A coordinated network of amateur satellite observers communicating in an online forum will attempt to locate the Zuma payload after its launch, and an estimate of its expected orbit will help tell the trackers where to look.

The U.S. military publishes information on the orbits of most satellites to avoid spacecraft collisions, but it withholds data on the government’s most secretive missions.

“There are many possible orbits, so we can only try to be aware of what could happen, and plan the search accordingly,” Molczan told Spaceflight Now.

One theory proposed by Marco Langbroek, an experienced tracker of satellite movements who lives in the Netherlands, suggests the Zuma payload could be related to a classified National Reconnaissance Office satellite launched on a Falcon 9 rocket in May.

The secretive NRO spacecraft, designated USA-276, flies in an orbit inclined 50 degrees to the equator, similar or identical to the track Zuma is expected to take.

What’s more, the USA-276 satellite will fly over Central Florida around 8:08 p.m. EST Thursday (0108 GMT Friday), eight minutes after the opening of the Falcon 9’s launch window.

A launch in the first part of Thursday’s launch window would place Zuma very close to USA-276.

“I readily admit, this all to a high degree remains speculation and wishful thinking, of course,” Langbroek wrote on the SeeSat-L forum. “We’ll see what happens. But I found it curious enough to draw attention to it.”

USA-276’s track will take it over Florida, just south of Cape Canaveral, a few minutes after the opening of Thursday’s launch window. Credit: n2yo.com

USA-276 was the subject of its own pre-launch speculation because it did not go into an orbit used by any other NRO missions. It was also the first Falcon 9 launch dedicated to the U.S. government’s intelligence community.

Ground-based observers using the SeeSat-L forum spotted the USA-276 satellite around three weeks after its May 1 launch from the Kennedy Space Center. They calculated it was in an orbit about 250 miles (400 kilometers) above Earth that oscillates between 50 degrees north and south latitude on each lap around the planet.

An NRO spokesperson said the USA-276 satellite was built by Ball Aerospace and Technologies Corp., but officials declined to describe its purpose.

USA-276 made a mysterious flyby as close as 4 miles (6 kilometers) International Space Station in early June — a month after its launch — but Langbroek and Molczan are not sure whether the unusually close encounter was intentional.

Ball Aerospace specializes in building small and medium-sized satellites. Most of Ball’s spacecraft have weighed less than 6,000 pounds (about 2,700 kilograms) at launch, and that is likely an upper bound on USA-276’s mass.

The Zuma payload flying on Thursday’s Falcon 9 launch is also believed to be relatively light.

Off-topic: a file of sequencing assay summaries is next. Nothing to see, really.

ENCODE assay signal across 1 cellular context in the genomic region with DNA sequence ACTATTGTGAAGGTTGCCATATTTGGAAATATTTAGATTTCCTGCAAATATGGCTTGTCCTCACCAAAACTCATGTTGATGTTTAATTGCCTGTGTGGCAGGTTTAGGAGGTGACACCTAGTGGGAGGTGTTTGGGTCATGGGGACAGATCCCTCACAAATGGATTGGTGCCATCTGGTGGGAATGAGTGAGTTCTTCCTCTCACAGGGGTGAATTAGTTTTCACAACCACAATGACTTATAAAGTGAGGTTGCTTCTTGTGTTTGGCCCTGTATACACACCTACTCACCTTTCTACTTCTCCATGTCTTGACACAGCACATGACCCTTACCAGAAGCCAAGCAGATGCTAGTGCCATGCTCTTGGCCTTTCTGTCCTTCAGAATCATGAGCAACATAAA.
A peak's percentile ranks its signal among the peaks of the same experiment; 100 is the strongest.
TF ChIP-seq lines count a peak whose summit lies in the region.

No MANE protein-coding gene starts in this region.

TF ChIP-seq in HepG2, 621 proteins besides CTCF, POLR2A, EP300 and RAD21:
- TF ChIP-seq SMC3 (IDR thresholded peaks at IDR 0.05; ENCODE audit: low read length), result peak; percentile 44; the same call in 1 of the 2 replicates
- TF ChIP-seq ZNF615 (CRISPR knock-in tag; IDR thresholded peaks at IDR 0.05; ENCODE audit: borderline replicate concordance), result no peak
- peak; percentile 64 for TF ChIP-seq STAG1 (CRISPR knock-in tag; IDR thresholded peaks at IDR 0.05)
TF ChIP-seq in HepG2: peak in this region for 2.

The Falcon 9’s first stage will fire its main engines for around 2 minutes, 16 seconds, on Thursday’s flight, then give way to the upper stage’s single engine to continue the climb into orbit.

That is the shortest first stage firing on any Falcon 9 launch to date, one second shy of the booster’s burn time during the launch of USA-276 in May.

SpaceX engineers can adjust the length of the first stage burn based on each mission’s requirements. A longer burn customarily means the satellite is heavier and going into a higher orbit — leaving less propellant in the tanks for landing maneuvers — and a shorter firing could mean the launch profile is not as demanding, suggesting a lighter payload and a lower orbit.

The booster will attempt to return to land at Cape Canaveral Air Force Station, a controlled descent that can only be accomplished on missions heading for low orbits because it requires ample leftover fuel.

A subset of the first stage’s nine Merlin engines will fire two times to guide the booster back toward land once it detaches from the Falcon 9 second stage high above the Atlantic Ocean. The first stage’s center engine will ignite again just before touchdown, and four landing legs will open at the base of the rocket as descends to Landing Zone 1 at Cape Canaveral.

Landing is scheduled less than eight minutes after liftoff, according to a timeline provided by SpaceX.

The company’s launch webcast is expected to end coverage of the second stage’s engine burn shortly after it ignites, complying with the wishes of Zuma’s owner. Live video will focus on the first stage’s descent back to Earth.

SpaceX will try to land a rocket at Landing Zone 1 for the eighth time on Thursday’s flight. Falcon 9 boosters have landed intact there or on offshore vessels 19 times, advancing SpaceX’s efforts to recover and reuse rockets.

Three Falcon 9 missions have used previously-flown boosters to date. The first stage slated to get Zuma off the ground Thursday is set to fly for the first time.